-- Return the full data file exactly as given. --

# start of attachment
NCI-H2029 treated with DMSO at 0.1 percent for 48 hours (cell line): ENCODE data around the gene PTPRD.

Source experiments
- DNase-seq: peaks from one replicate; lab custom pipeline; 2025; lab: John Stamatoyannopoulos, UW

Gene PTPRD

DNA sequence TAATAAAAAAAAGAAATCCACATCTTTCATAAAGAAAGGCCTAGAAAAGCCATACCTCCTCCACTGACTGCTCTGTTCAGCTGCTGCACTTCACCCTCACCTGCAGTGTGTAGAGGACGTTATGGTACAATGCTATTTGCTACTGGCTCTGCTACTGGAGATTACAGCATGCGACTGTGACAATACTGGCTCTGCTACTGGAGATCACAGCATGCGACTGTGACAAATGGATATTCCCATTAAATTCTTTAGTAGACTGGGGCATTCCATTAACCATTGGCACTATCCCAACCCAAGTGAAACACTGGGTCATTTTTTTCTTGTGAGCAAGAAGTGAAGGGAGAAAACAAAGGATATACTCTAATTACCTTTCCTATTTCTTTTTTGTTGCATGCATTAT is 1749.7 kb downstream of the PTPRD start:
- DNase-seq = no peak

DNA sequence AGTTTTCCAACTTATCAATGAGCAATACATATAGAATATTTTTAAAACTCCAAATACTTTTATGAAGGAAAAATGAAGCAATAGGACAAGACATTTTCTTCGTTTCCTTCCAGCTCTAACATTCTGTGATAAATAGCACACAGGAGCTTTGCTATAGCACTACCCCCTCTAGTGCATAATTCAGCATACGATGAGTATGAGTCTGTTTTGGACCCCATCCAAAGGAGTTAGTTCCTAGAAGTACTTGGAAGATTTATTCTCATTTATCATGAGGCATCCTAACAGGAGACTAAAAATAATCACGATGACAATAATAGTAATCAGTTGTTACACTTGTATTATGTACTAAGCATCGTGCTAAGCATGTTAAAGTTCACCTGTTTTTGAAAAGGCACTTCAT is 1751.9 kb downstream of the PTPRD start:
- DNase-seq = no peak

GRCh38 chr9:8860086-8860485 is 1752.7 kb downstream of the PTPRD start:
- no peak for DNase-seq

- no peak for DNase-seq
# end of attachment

NCI-H2029 treated with DMSO at 0.1 percent for 48 hours (cell line): ENCODE data around the gene PTPRD.

Source experiments
- DNase-seq: peaks from one replicate; lab custom pipeline; 2025; lab: John Stamatoyannopoulos, UW

Gene PTPRD

DNA sequence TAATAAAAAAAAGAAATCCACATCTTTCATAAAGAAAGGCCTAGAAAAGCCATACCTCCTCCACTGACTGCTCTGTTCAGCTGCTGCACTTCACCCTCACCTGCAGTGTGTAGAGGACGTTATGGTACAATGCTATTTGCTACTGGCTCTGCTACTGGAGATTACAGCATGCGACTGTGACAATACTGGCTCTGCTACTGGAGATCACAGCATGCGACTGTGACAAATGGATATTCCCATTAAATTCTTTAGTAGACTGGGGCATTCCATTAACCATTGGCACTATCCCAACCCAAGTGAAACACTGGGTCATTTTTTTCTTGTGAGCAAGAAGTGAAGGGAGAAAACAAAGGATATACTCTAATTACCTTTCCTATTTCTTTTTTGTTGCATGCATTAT is 1749.7 kb downstream of the PTPRD start:
- DNase-seq = no peak

DNA sequence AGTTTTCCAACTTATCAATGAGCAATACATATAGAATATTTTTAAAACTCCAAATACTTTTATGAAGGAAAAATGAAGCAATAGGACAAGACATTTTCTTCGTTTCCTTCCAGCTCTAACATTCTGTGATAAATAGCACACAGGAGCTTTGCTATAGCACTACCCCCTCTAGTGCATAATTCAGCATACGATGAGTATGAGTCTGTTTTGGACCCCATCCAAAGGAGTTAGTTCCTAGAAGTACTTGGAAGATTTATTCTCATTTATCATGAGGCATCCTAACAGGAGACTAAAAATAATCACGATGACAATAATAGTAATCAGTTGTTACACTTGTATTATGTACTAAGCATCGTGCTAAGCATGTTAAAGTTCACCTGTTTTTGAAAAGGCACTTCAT is 1751.9 kb downstream of the PTPRD start:
- DNase-seq = no peak

GRCh38 chr9:8860086-8860485 is 1752.7 kb downstream of the PTPRD start:
- no peak for DNase-seq

- no peak for DNase-seq